Neurorehabilitation LaboratorySchool of Human Health Sciences

Ph.D. Professor Tomofumi Yamaguchi

Neurorehabilitation, a synergistic interplay between neuroscience, clinical neurophysiology, and rehabilitation medicine, plays an important role in enhancing therapeutic interventions for neurological disorders and in a wide range of fields, such as health maintenance and promotion.
 The Neurorehabilitation Laboratory aims to develop new rehabilitative treatments to improve dysmobility after neurological disorders and investigate the effects and mechanisms. Furthermore, we lead clinical practice, research, and education in the field of rehabilitation and broadly focus on developing human resources who can lead neurorehabilitation.

Research and Education

Neurorehabilitation research to promote physical therapy for improving dysmobility after neurological disorders

 The Yamaguchi lab aims to gain insight into motor learning, which is the foundation of rehabilitation, the neuroplastic changes in the central nervous system underlying motor learning, and the relationship between neuroplasticity and behavioral changes.
 As the method, we use active exercise and non-invasive stimulation for the intervention (tDCS, otDCS, tACS, taVNS, rTMS, tsDCS, tSCS, TES, rPMS, etc.), as well as evaluations using neurophysiological methods (TMS, evoked EMG, surface EMG, EEG, etc.) and motion analysis methods, in healthy individuals and patients with neurological disorders. Based on this research, we develop new rehabilitative treatments and investigate the effects and mechanisms. The ultimate goal of our research is to bridge the gap between fundamental neuroscience and clinical rehabilitation to provide evidence of neurorehabilitation for neurological disorders to patients and clinicians.

Human resources development to lead neurorehabilitation research and practice

 The Yamaguchi lab aims to develop researchers and clinicians who can practice fundamental and clinical research based on clinical questions, have the insight to apply the knowledge gained from fundamental and clinical research practice to clinical rehabilitation, and can bridge the gap between fundamental and clinical research.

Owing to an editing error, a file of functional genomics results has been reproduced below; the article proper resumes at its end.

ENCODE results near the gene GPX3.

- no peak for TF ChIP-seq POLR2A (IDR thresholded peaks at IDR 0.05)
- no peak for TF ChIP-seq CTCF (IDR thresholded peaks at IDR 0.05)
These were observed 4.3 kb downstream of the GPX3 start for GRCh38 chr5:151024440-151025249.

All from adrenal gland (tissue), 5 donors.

Recent Publications

  1. Katagiri N, Saho T, Shibukawa S, Tanabe S, Yamaguchi T. Predicting interindividual response to theta burst stimulation in the lower limb motor cortex using machine learning. Front Neurosci. 2024;18:1363860.
  2. Koseki T, Kudo D, Yoshida K, Nito M, Takano K, Jin M, Tanabe S, Sato T, Katoh H, Yamaguchi T. Combined neuromuscular electrical stimulation and transcutaneous spinal direct current stimulation increases motor cortical plasticity in healthy humans. Front Neurosci. 2023;16:1034451.
  3. Takano K, Katagiri N, Sato T, Jin M, Koseki T, Kudo D, Yoshida K, Tanabe S, Tsujikawa M, Kondo K, Yamaguchi T. Changes in Corticospinal Excitability and Motor Control During Cerebellar Transcranial Direct Current Stimulation in Healthy Individuals. Cerebellum. 2023;22(5):905-914.
  4. Kudo D, Koseki T, Katagiri N, Yoshida K, Takano K, Jin M, Nito M, Tanabe S, Yamaguchi T. Individualized beta-band oscillatory transcranial direct current stimulation over the primary motor cortex enhances corticomuscular coherence and corticospinal excitability in healthy individuals. Brain Stimul. 2022;15(1):46-52.
  5. Yamaguchi T, Svane C, Forman CR, Beck MM, Geertsen SS, Lundbye-Jensen J, Nielsen JB. Transcranial Alternating Current Stimulation of the Primary Motor Cortex after Skill Acquisition Improves Motor Memory Retention in Humans: A Double-Blinded Sham-Controlled Study. Cereb Cortex Commun. 2020;1(1):tgaa047


Professor Tomofumi Yamaguchi


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